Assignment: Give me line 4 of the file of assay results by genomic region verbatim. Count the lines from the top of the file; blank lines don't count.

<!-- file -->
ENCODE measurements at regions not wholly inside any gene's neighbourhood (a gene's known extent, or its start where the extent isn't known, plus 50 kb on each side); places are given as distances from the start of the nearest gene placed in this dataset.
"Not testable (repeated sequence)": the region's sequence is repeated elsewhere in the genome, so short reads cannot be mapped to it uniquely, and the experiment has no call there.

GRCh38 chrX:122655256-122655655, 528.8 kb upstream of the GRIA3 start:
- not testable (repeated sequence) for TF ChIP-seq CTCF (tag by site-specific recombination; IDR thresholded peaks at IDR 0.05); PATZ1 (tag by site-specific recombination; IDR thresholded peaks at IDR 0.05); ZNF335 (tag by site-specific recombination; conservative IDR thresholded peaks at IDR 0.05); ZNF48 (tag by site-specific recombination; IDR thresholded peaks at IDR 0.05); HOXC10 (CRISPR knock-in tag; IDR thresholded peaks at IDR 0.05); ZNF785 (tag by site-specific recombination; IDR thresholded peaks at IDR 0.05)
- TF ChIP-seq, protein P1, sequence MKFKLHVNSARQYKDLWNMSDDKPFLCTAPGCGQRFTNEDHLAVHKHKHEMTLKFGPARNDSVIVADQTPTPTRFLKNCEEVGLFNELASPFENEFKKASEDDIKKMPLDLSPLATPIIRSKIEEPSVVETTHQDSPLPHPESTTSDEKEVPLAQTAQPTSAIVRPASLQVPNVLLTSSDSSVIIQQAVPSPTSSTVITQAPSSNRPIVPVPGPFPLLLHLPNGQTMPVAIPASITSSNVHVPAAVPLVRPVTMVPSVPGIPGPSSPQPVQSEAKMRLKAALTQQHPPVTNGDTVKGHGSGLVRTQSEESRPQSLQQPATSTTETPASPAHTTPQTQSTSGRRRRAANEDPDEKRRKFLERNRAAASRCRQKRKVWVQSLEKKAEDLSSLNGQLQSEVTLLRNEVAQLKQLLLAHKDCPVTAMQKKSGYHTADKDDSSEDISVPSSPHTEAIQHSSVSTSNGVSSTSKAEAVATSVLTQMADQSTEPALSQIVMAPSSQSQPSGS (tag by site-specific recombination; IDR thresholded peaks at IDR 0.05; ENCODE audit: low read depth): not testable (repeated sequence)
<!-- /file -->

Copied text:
- not testable (repeated sequence) for TF ChIP-seq CTCF (tag by site-specific recombination; IDR thresholded peaks at IDR 0.05); PATZ1 (tag by site-specific recombination; IDR thresholded peaks at IDR 0.05); ZNF335 (tag by site-specific recombination; conservative IDR thresholded peaks at IDR 0.05); ZNF48 (tag by site-specific recombination; IDR thresholded peaks at IDR 0.05); HOXC10 (CRISPR knock-in tag; IDR thresholded peaks at IDR 0.05); ZNF785 (tag by site-specific recombination; IDR thresholded peaks at IDR 0.05)